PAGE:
This new-generation model has improved on both counts, with steering that is light and direct without being too hefty or trying to offer the ultimate sports-car-on-stilts experience, and adjustable dampers on all models that allow you to choose what you want the drive to be - comfortable (choose Comfort) or sporty (you guessed it, choose Sport).
It still has run-flat tyres, though, so the ride is a little rigid - particularly over sharper edges in urban settings. And even putting it in Comfort mode didn't dissipate that sensation - in fact, I think it made it a little worse, because it was very softly damped but still thumped into bumps. Sport mode is too hard in town, but great on a windy road.
My choice for the week was Adaptive mode, which chooses the most appropriate settings for how you're driving it.
Of course, those modes also affect throttle response, though the big six-cylinder diesel engine is strong and solid no matter the mode. Its roll-on acceleration is exceptional, but there is a bit of low-rev lag when you take off from a standstill.
But once you're moving, the transmission is smooth and clever, the engine revving without any diesel clatter and hardly any vibration through the cabin. It's really nicely refined, and very quiet, too. Effortless is the word that comes to mind.
Oh, and it's quicker than a car weighing 2110kg (kerb weight) really ought to be - arguably faster than you'll ever need to be on the way to drop the kids at school.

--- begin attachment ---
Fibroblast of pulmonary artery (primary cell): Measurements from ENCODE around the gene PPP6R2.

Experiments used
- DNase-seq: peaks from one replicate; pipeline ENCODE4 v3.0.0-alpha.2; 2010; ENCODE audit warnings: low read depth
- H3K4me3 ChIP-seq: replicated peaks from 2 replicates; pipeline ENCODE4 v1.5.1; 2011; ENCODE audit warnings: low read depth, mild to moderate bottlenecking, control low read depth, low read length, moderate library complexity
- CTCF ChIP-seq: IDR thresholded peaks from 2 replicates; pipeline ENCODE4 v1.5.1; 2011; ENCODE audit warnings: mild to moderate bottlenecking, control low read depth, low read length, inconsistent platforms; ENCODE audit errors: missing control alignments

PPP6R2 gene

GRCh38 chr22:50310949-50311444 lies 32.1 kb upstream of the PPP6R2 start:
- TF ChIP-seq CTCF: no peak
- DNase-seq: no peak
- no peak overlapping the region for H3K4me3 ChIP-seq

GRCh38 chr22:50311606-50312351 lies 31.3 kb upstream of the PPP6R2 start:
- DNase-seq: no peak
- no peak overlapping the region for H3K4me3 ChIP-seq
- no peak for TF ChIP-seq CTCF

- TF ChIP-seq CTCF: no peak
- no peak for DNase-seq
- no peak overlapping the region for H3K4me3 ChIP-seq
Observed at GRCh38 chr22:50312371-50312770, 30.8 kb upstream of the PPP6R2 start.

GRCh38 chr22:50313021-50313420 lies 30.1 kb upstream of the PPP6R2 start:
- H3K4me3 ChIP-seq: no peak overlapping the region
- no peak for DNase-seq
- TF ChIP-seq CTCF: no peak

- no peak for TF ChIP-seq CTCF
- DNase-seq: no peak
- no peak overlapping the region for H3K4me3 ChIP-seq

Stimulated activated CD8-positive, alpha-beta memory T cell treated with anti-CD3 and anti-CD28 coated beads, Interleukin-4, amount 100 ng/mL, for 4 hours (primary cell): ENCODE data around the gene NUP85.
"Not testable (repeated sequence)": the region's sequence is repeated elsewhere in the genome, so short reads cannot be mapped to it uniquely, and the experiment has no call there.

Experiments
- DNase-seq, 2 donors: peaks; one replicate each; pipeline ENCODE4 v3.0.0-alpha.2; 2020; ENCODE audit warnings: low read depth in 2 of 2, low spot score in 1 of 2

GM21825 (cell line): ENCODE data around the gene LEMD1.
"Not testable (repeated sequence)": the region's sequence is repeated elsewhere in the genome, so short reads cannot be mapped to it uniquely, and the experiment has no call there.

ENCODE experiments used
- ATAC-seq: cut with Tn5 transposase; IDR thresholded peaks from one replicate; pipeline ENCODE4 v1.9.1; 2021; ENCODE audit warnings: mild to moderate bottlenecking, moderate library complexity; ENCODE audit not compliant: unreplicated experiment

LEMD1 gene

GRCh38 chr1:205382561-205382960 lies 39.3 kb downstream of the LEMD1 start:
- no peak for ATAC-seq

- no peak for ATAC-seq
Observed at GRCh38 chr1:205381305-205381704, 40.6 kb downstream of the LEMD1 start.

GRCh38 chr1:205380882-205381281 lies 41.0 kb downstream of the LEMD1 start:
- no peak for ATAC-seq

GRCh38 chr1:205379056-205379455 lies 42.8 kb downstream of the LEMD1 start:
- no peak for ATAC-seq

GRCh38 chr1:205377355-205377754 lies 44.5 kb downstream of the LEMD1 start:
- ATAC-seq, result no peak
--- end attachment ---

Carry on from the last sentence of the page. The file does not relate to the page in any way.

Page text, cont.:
3 years / unlimited km warranty
ANCAP Safety Rating
The new-generation BMW X5 has a strong standard safety game - and it has the maximum five-star ANCAP safety rating, as per 2018 testing.
Fitted across all grades is AEB that works at high and low speeds, pedestrian and cyclist detection, forward collision warning, lane keep assist, lane departure warning, blind spot monitoring, rear cross-traffic alert and electronic brake force distribution.
There's a reversing camera and surround view camera (360 degree camera) with virtual reality display to help you visualise your car from the outside, and there are front and rear parking sensors. There's a semi-autonomous parking system that can do the hard work for you, and it'll even reverse you out of a tight spot if you're tentative about it, because it can remember the last 50 metres driven.
There are seven airbags (dual front, front side, driver's knee and full-length curtain), dual ISOFIX child seat anchor points (and three top-tether attachments for a baby car seat), and the usual electronic nannies like electronic stability control (ESC, ESP or DSC) with hill descent control, speed sign recognition, plus a warning triangle.
The mainstream brands might be moving to longer warranty plans, but BMW's - along with the other German luxury brands - remains set at three years/unlimited kilometres. That includes roadside assist, too.
The servicing is condition-based - so, your car will tell you when its time for some maintenance. And you can pre-pay for servicing, with the base version of that plan costing a reasonable $1995 for five years/80,000km. That covers the basics, and you'll need to visit the dealer every 12 months/24,000km.
I said at the start of this review that the new X5 is predictable… but it's more like predictably impressive.
There's a lot to like in the fourth-generation X5. You may still want to option a few extras over the standard base model car, but the 30d model embodies the idea of a luxury, tech-heavy family SUV beautifully.